Introduction: Arduino Serial

Serial communication on pins TX/RX uses TTL logic levels (5V or 3.3V
depending on the board). Don't connect these pins directly to an RS232 serial port; they operate at +/- 12V and can damage your Arduino board.

Serial is used for communication between the Arduino board and a computer or other devices. All Arduino boards have at least one serial port (also known as a UART or USART): Serial. It communicates on digital pins 0 (RX) and 1 (TX) as well as with the computer via USB. Thus, if you use these functions, you cannot also use pins 0 and 1 for digital input or output.

You can use the Arduino environment's built-in serial monitor to communicate with an Arduino board. Click the serial monitor button in the toolbar and select the same baud rate used in the call to begin().

The Arduino Mega has three additional serial ports: Serial1 on pins 19 (RX) and 18 (TX), Serial2 on pins 17 (RX) and 16 (TX), Serial3 on pins 15 (RX) and 14 (TX). To use these pins to communicate with your personal computer, you will need an additional USB-to-serial adaptor, as they are not connected to the Mega's USB-to-serial adaptor. To use them to communicate with an external TTL serial device, connect the TX pin to your device's RX pin, the RX to your device's TX pin, and the ground of your Mega to your device's ground.

Step 1: Command : If (Serial)


Description

Indicates if the specified Serial port is ready.

On 32u4 based boards (Leonardo, Yùn, ecc) , if (Serial) indicates whether or not the USB CDC serial connection is open. For all other instances, including if (Serial1) on the Leonardo, this will always return true.

This was introduced in Arduino 1.0.1.

Syntax

All boards: if (Serial)

Arduino Leonardo specific: if (Serial1)

Arduino Mega specific: if (Serial1) if (Serial2) if (Serial3)

Parameters

none

Returns

boolean : Returns true if the specified serial port is available. This will only return false if querying the Leonardo's USB CDC serial connection before it is ready.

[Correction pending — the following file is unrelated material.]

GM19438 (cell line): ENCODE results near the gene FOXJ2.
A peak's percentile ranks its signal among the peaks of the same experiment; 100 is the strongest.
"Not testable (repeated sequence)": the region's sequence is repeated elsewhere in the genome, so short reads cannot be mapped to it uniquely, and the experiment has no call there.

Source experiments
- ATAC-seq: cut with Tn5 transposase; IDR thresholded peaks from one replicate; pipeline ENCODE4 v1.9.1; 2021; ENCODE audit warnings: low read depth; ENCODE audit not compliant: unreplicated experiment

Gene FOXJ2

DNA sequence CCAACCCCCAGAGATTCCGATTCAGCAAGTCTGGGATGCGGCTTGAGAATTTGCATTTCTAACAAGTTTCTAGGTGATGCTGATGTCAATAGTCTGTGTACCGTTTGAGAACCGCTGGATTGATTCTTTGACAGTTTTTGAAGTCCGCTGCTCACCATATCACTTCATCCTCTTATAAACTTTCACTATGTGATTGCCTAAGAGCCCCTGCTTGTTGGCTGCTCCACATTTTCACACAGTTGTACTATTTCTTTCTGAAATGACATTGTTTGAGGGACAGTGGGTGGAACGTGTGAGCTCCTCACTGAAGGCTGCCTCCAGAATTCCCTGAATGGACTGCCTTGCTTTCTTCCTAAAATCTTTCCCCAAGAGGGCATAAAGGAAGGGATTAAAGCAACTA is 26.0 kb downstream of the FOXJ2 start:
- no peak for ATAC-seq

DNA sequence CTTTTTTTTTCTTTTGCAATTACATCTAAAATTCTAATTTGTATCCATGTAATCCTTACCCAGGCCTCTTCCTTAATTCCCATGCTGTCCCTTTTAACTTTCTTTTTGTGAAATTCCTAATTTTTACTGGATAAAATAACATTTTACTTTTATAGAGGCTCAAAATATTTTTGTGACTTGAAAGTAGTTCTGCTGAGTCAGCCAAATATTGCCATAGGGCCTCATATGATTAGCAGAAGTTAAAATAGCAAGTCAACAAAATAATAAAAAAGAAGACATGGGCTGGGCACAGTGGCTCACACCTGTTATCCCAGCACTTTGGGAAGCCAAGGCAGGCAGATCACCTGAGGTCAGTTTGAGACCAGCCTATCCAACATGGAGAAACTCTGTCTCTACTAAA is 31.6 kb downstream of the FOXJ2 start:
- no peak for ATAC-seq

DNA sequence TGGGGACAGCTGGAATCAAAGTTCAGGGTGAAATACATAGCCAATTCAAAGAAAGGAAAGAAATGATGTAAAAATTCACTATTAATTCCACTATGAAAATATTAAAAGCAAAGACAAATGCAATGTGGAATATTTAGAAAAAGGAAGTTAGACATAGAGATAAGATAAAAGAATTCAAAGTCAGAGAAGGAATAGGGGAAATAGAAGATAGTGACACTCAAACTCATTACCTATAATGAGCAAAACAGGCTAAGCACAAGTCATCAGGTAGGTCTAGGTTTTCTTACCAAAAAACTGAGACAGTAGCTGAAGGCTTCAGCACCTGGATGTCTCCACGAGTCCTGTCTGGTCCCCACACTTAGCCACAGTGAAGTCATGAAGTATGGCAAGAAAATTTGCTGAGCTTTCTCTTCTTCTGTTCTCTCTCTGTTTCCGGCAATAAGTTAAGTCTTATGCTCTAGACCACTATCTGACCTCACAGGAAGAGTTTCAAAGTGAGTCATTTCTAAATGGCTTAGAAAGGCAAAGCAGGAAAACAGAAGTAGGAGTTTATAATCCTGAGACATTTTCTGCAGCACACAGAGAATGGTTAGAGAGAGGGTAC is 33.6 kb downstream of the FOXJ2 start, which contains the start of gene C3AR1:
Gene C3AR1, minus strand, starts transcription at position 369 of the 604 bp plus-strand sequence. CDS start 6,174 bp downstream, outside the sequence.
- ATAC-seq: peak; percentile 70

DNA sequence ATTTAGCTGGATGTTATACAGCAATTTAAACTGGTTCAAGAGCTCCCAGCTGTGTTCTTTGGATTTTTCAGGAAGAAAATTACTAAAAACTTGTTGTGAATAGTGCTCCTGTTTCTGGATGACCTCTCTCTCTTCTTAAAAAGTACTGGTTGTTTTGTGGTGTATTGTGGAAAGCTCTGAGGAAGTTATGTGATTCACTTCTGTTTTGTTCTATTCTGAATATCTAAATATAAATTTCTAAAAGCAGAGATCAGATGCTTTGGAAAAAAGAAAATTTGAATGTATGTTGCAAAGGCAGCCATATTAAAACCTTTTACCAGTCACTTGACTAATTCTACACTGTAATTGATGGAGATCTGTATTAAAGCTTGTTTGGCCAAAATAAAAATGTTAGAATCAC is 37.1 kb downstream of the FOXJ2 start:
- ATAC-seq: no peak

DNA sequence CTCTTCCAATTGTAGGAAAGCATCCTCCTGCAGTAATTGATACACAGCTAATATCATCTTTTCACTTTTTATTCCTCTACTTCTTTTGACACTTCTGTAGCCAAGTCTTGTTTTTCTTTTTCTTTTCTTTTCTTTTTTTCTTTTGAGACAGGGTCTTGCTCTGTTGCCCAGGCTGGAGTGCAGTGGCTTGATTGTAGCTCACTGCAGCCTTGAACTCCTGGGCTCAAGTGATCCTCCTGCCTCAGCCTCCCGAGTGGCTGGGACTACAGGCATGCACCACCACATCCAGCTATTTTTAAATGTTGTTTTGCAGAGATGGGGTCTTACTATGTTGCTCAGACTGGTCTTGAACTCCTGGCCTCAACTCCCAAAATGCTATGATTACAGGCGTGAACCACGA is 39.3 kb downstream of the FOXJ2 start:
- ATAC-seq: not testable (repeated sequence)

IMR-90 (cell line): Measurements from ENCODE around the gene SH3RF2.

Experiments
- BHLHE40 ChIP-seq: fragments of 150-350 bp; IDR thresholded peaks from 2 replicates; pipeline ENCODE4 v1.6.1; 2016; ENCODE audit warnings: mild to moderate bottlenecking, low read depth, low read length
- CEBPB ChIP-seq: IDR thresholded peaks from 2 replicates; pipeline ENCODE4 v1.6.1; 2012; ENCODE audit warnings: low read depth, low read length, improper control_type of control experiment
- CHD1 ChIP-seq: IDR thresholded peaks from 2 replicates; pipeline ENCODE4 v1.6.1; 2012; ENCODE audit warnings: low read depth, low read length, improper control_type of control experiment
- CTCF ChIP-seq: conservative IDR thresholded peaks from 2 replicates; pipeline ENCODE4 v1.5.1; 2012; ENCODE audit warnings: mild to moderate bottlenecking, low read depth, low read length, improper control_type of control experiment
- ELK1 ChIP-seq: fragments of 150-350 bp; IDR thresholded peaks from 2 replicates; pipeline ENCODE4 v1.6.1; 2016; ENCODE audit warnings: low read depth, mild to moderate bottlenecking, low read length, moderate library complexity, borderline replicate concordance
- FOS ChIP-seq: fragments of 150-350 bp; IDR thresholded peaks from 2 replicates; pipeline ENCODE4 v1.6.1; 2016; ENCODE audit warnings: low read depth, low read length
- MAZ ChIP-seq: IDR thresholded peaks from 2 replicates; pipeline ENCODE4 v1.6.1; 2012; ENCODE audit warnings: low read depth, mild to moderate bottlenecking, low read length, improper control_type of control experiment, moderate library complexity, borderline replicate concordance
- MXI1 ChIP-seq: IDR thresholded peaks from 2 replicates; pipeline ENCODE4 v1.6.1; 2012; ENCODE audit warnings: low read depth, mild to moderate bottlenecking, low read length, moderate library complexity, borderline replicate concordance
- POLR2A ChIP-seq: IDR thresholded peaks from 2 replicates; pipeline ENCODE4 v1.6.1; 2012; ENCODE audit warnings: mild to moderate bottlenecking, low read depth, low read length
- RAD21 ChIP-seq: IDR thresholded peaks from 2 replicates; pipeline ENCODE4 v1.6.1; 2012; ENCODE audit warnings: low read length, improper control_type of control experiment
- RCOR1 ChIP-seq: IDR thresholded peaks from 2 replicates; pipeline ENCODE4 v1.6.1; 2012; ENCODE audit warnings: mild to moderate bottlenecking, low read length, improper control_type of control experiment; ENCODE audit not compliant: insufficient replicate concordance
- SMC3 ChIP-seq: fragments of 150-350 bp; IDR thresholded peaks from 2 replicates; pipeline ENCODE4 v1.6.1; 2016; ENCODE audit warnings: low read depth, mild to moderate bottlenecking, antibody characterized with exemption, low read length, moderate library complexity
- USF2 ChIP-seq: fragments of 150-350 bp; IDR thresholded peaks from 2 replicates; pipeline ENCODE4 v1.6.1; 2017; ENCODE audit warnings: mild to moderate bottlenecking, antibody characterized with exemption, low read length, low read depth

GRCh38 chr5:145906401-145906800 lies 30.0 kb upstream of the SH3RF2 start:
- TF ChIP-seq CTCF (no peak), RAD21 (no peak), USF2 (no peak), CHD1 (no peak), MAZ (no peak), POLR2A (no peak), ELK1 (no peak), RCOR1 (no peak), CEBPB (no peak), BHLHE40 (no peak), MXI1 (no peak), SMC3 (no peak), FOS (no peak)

Example:

void setup() {

//Initialize serial and wait for port to open:

Serial.begin(9600);

while (!Serial) {

; // wait for serial port to connect. Needed for native USB

}

}

void loop() {

//proceed normally

}

Step 2: Command : Available()


Description

Get the number of bytes (characters) available for reading from the serial port. This is data that's already arrived and stored in the serial receive buffer (which holds 64 bytes). available() inherits from the Stream utility class.

Syntax

Serial.available()

Arduino Mega only: Serial1.available() Serial2.available() Serial3.available()

Parameters

none

Returns

the number of bytes available to read

Example

int incomingByte = 0; // for incoming serial data

void setup() {

Serial.begin(9600); // opens serial port, sets data rate to 9600 bps

}

void loop() {

// send data only when you receive data:

if (Serial.available() > 0) {

// read the incoming byte:

incomingByte = Serial.read();

// say what you got:

Serial.print("I received: ");

Serial.println(incomingByte, DEC);

}

}

Step 3: Command : ​ AvailableForWrite()


Description

Get the number of bytes (characters) available for writing in the serial buffer without blocking the write operation.

Syntax

Serial.availableForWrite()

Arduino Mega only:

Serial1.availableForWrite()

Serial2.availableForWrite()

Serial3.availableForWrite()

Step 4: Command : Begin()


Description

Sets the data rate in bits per second (baud) for serial data transmission. For communicating with the computer, use one of these rates: 300, 600, 1200, 2400, 4800, 9600, 14400, 19200, 28800, 38400, 57600, or 115200. You can, however, specify other rates - for example, to communicate over pins 0 and 1 with a component that requires a particular baud rate.

An optional second argument configures the data, parity, and stop bits. The default is 8 data bits, no parity, one stop bit.

Syntax

Serial.begin(speed) Serial.begin(speed, config)

Arduino Mega only: Serial1.begin(speed) Serial2.begin(speed) Serial3.begin(speed) Serial1.begin(speed, config) Serial2.begin(speed, config) Serial3.begin(speed, config)

Parameters

speed: in bits per second (baud) - long config: sets data, parity, and stop bits. Valid values are :

SERIAL_5N1

SERIAL_6N1

SERIAL_7N1

SERIAL_8N1 (the default)

SERIAL_5N2

SERIAL_6N2

SERIAL_7N2

SERIAL_8N2

SERIAL_5E1

SERIAL_6E1

SERIAL_7E1

SERIAL_8E1

SERIAL_5E2

SERIAL_6E2

SERIAL_7E2

SERIAL_8E2

SERIAL_5O1

SERIAL_6O1

SERIAL_7O1

SERIAL_8O1

SERIAL_5O2

SERIAL_6O2

SERIAL_7O2

SERIAL_8O2

Example:

void setup() {

Serial.begin(9600); // opens serial port, sets data rate to 9600 bps

}

void loop() {}

Step 5: Command : Serial.find()


Description

Serial.find() reads data from the serial buffer until the target string of given length is found. The function returns true if target string is found, false if it times out.